emission scenarios (Sunshine Coast Council 2014). This is consistent with the modest declines in annual rainfall along the Sunshine Coast in recent years. Annual rainfall records for Nambour since 1953 exhibit a very weak declining trend (r= -0.06) from 1953 to 2017 (Figure 3). The subtropical ridge that lies in the mid-latitudes is expected to strengthen and move south by 2.5 degrees over the next century. This could decrease rainfall in the cooler months (Grose et al. 2015). These rainfall projections are also influenced by atmosphere and ocean climate systems, such as the El Niño-Southern Oscillation and the Madden-Julian Oscillation.

The DAIR framework can help coastal communities plan for and adapt to effects of climate change on flood hazards by defining the potential spatial extent of planned urban expansion and the possibility of multiple
hazards (e.g. streambank erosion, interactions between fluvial and coastal hazards). Flooding is a typical episodic hazard that will be influenced by chronic climate change-driven alterations in precipitation and sea-level rise. Hazard probability assessment is compromised by poor data records; thus impacts of climate change on flooding are typically estimated. This weakness lends uncertainty to decisions about implementation of flood
adaptation and mitigation measures (Figure 1). Recent implementation of the Sunshine Coast Disaster Hub
facilitates regional mitigation by providing real-time information on flood inundation patterns, road closures, dam overflows, and power issues (Gallina 2017).

Figure 3: Mean annual rainfall time series from the Nambour weather stations in south-east Queensland (available data from 1953 to 2017).

Sea-level rise

Ongoing sea-level rise associated with climate change is one of the most chronic and widespread hazards and affects other episodic (e.g. coastal flooding) and chronic (e.g. coastal erosion) hazards (Sidle, Gomi & Gallina 2017). The Sunshine Coast sea level is expected to continue to rise with very high confidence (Dowdy et al. 2015). A sea-level rise of 88 cm by 2090 has been estimated using climate model scenarios simulated under the international Coupled Model Inter-comparison Project Phase 5 (CMIP5) (CSIRO 2016). Allowances for increased sea levels is required for a broad range of land-use and planning purposes. It is envisaged that future extreme tides and storm surges will be progressively affected by these increases and changes in storm dynamics (CSIRO 2016). The allowance of 88 cm as a likely sea-level rise provides guidance for sustainable living, future urban development planning, and DRR and adaptation activities. Projected sea-level changes for 2016, 2030 and 2090, relative to the baseline period 1986-2005 and the corresponding extreme sea-level allowance for Mooloolaba on the Sunshine Coast, are shown for low-mid and high emission scenarios (Table 1). These sea levels are the median and 5th to 95th percentile range.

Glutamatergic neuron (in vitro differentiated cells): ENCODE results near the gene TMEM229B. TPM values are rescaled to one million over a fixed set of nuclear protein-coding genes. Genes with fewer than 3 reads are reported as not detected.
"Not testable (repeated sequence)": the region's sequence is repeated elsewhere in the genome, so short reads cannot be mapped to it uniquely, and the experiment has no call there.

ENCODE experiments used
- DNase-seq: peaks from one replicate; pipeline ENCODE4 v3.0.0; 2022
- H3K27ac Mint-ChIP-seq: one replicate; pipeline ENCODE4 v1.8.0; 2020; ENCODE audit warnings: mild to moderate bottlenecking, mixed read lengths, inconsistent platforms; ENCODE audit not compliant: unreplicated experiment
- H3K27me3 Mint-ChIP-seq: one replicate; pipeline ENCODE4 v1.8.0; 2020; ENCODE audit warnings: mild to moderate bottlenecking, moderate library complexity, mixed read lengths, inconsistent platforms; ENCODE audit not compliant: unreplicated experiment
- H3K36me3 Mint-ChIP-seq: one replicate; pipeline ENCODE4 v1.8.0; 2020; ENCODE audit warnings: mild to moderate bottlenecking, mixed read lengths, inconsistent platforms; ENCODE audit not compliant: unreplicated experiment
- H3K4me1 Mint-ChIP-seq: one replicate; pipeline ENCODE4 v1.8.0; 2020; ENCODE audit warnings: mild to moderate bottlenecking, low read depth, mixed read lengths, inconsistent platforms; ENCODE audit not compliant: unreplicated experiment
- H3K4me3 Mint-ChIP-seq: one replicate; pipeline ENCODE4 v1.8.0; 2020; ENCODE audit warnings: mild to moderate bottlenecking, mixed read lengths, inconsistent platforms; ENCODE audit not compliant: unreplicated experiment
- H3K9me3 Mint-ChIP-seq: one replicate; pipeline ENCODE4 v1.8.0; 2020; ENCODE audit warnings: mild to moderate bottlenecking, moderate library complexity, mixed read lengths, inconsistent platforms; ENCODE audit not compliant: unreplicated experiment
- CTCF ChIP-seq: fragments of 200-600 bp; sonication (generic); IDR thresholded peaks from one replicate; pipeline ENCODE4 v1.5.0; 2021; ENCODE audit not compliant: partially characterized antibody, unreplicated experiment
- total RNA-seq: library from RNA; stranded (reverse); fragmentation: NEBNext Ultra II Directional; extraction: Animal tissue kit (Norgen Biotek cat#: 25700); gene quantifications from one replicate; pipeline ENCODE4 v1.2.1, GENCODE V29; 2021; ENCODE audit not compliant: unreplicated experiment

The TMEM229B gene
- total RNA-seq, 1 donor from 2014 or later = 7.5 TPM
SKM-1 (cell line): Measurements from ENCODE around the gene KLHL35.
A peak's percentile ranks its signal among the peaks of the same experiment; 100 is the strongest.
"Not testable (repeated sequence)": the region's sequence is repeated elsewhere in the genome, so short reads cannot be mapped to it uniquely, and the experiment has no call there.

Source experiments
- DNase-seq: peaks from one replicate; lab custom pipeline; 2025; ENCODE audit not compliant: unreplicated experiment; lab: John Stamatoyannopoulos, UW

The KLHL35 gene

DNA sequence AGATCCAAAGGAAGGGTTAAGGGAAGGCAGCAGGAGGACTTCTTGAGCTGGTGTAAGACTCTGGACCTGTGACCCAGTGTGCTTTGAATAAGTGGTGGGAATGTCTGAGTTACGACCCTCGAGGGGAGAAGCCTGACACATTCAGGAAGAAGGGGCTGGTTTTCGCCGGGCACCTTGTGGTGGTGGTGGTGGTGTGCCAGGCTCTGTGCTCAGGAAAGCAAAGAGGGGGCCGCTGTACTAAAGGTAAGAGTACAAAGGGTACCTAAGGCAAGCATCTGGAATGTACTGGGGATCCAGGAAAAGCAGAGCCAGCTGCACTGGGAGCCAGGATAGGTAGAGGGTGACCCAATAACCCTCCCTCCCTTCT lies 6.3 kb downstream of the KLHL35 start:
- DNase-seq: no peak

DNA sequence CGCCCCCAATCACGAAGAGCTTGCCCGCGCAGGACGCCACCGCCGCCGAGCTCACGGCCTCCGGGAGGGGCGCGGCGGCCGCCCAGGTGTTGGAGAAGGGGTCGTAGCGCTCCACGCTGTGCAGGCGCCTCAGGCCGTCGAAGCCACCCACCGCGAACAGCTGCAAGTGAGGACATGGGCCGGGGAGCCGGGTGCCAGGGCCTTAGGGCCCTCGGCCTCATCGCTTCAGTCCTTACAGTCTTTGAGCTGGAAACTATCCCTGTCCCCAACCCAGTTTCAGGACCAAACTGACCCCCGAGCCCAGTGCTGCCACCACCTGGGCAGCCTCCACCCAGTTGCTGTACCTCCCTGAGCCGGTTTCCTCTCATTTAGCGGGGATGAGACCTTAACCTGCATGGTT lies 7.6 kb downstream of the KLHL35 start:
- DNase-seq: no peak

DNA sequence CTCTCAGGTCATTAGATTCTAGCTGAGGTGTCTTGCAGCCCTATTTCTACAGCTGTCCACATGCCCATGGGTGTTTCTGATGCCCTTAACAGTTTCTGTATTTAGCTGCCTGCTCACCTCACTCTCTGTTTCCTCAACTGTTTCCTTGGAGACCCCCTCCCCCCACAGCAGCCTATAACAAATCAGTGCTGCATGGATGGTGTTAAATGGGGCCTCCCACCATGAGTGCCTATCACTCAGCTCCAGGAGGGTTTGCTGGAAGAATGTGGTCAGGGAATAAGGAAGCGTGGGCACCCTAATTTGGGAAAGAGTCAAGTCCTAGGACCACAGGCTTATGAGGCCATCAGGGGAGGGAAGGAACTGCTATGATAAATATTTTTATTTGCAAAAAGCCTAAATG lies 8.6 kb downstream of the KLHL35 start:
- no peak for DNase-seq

Table 1: Mooloolaba sea-level rise projections. Source: CSIRO (2016)
Emissions 2016 2030 2090
  Sea Level (cm) Allowance (cm) Sea Level (cm) Allowance (cm) Sea Level (cm) Allowance (cm)
Low-mid 7.2
(4.6 to 9.4)
8.0 14.0
(13.9 to 14.3)
14.0 62.3
(59.9 to 65.9)
High 7.2
(4.7 to 9.8)
8.0 14.5
(14.3 to 14.7)
15.0 88.0
(84.3 to 93.4)

Storm surges, cyclones and coastal erosion

Higher storm surges and larger spring tides are predicted in coastal zones with increased risk of low-elevation
flooding as a consequence of sea-level rise. The predicted increase in mean sea level is expected to result in an associated increase in tidal extremes such as storm surges and king tides. The frequency of these events is also expected to increase tenfold for every 0.2 metres of sea-level rise (Hunter 2010). Coastline infrastructure, foreshores and populations will become increasingly vulnerable to the impacts of mean sea-level rise. A potential 10 per cent increase in cyclone intensity and frequency, including a southward shift in cyclone tracks, may further increase storm tide levels along the coastline (Queensland Government 2011) due to influences such as the tidal phase, wave set-up, onshore wind force and local bathymetric effects.

Tropical cyclone winds and storm surges are historically the second most damaging natural hazard in  Queensland (CSIRO and BOM 2017). Records show 207 known impacts from tropical cyclones along the east coast of Queensland since 1858. Based on CSIRO models (2030 to 2070), the number of tropical cyclones is expected to decline by nine per cent. However, an increase in individual cyclone severity and longevity is projected, potentially lasting several days to a week (Abbs, McInnes & Rafter 2008). The Queensland Government (DERM 2009) estimates an increase in cyclone intensity of 10 per cent by 2100 and forecasts that cyclones may tend to track southwards as global temperatures continue to increase. Cyclone tracking paths may also increase the one per cent annual exceedance probability of storm tide levels; global averages of tropical cyclones may increase 2-11 per cent by 2100 due to warming trends (Knutson et al. 2010).